I’ve been in a bridge bubble in Wroclaw for the past two weeks, playing in the World Bridge Games. I competed in the Mixed Teams then the Mixed Pairs, playing against nations from across the world, each wearing their own distinctive shirts (Japan’s pink and blue gets my vote for the most stylish). I wish I’d made fewer mistakes and done better, but it was a privilege to be there among the greats, from veterans like Hamman, Meckstroth and Versace, to younger stars like Dennis Bilde and Justin Lall. And I’m firm in my resolve to take everything I can from the experience, up my game, and try again at the first opportunity.
Two nations emerged victorious: the Netherlands, who won the Open and Mixed Teams, and the USA, who won the Women’s and Seniors’. Fairly early on in the Mixed, my partner (the amazing Alex Hydes) and I played against the Netherlands husband-and-wife duo Jan and Aida Jansma. I was struck by how courteous they were to each other — a rarity among married partners. Jan is known as ‘Houdini’ because he so often lands seemingly impossible contracts. On the following deal against Hungary, he was in 6♦. It was the last board of a tiring day, and Aida rather cheekily asked if he would be long as she was desperate for some refreshment. When he said he’d be a while, she excused herself and left the playing area. She ran into Zia Mahmood, who asked what contract she’d left Jan in, adding: ‘Hopefully not slam as trumps are 4-1 and spades 5-1.’ He had underestimated Jan:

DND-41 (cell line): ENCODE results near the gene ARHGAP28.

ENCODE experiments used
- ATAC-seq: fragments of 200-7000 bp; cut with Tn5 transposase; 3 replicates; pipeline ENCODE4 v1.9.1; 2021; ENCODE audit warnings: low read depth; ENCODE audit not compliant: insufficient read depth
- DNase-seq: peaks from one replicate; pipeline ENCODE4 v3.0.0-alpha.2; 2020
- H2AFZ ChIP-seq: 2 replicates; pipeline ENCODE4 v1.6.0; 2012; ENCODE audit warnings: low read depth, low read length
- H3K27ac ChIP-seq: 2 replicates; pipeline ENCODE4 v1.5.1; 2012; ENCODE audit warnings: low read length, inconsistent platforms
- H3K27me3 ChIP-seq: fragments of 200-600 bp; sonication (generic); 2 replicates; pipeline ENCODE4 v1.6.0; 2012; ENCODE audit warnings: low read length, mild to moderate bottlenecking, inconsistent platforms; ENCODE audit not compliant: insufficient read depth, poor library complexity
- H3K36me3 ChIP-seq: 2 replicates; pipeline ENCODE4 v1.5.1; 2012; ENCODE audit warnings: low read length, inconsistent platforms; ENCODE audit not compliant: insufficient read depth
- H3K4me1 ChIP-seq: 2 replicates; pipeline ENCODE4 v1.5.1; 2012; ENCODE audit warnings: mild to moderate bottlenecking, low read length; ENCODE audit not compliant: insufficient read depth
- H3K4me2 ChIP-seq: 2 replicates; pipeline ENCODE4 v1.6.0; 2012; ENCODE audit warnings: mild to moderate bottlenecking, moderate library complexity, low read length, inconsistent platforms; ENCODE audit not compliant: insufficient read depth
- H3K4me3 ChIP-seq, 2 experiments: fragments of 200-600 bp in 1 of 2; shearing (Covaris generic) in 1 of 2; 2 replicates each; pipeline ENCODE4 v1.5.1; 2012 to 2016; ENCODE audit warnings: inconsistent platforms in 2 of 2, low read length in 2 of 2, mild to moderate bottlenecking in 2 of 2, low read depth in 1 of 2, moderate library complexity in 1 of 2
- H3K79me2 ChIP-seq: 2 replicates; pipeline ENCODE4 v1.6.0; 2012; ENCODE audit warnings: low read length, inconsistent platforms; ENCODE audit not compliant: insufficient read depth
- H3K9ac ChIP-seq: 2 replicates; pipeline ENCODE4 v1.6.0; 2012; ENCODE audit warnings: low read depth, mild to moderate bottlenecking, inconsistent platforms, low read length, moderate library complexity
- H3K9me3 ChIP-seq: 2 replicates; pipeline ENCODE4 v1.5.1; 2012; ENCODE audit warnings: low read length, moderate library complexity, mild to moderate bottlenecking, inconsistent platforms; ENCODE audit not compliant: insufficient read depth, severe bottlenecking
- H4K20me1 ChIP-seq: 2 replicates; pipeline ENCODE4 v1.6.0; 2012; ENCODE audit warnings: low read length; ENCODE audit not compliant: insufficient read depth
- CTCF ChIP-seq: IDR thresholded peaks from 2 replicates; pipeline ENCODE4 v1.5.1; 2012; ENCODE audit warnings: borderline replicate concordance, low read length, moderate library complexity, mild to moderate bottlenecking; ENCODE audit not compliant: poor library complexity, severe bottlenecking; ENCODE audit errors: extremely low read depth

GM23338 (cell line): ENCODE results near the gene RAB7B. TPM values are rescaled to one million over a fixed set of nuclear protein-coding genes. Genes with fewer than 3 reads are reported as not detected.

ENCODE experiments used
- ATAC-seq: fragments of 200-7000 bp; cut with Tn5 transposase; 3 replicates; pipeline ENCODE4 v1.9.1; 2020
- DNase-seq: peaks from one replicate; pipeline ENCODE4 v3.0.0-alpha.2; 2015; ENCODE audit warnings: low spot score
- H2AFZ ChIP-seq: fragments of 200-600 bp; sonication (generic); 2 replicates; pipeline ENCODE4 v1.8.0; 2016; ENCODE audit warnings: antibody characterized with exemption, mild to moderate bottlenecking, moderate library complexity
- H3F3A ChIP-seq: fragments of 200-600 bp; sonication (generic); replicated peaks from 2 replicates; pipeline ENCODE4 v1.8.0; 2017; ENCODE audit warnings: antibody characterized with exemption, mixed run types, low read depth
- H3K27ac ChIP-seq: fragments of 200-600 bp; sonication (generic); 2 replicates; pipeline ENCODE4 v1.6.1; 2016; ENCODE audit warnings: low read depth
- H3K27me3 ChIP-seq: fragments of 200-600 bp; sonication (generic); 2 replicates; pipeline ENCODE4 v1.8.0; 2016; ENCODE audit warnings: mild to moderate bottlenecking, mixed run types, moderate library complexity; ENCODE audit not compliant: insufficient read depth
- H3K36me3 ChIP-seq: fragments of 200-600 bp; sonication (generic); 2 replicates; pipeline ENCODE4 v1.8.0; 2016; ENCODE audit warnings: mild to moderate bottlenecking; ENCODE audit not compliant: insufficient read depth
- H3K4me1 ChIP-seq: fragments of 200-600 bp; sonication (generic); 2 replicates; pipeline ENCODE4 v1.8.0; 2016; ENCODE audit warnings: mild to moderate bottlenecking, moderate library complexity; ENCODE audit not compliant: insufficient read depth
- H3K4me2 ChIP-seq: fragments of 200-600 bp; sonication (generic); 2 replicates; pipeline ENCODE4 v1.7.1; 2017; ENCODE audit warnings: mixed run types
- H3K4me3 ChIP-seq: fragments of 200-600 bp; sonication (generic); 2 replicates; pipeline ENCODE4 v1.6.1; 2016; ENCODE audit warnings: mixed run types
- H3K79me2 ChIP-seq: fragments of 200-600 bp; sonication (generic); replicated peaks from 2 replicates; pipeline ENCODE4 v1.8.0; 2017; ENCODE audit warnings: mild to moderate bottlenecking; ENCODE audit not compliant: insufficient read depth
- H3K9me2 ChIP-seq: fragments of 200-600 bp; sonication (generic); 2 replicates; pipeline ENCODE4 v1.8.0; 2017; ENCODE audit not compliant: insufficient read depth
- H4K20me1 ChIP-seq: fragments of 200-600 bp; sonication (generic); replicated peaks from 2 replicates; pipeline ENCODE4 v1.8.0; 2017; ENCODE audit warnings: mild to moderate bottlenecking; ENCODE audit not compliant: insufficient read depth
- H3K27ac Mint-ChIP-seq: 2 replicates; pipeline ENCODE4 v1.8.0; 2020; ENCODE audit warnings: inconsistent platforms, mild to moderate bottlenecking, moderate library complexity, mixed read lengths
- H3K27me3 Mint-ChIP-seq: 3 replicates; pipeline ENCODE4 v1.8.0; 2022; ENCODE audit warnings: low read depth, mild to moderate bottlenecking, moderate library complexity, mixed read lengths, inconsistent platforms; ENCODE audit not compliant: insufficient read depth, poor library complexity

The ♥K was led. Jan won and cashed the ♣K and the ♥A. He noticed the drop of the ♥Q but still played another spade. East ruffed and switched to a trump: nine, queen, king. Jan ruffed a heart, cashed the ♣A, ruffed a club, ruffed a heart and ruffed a fourth club. Declarer was left with the ♦A10 and a high club. When he advanced the ♣J from dummy, East was helpless — slam was home.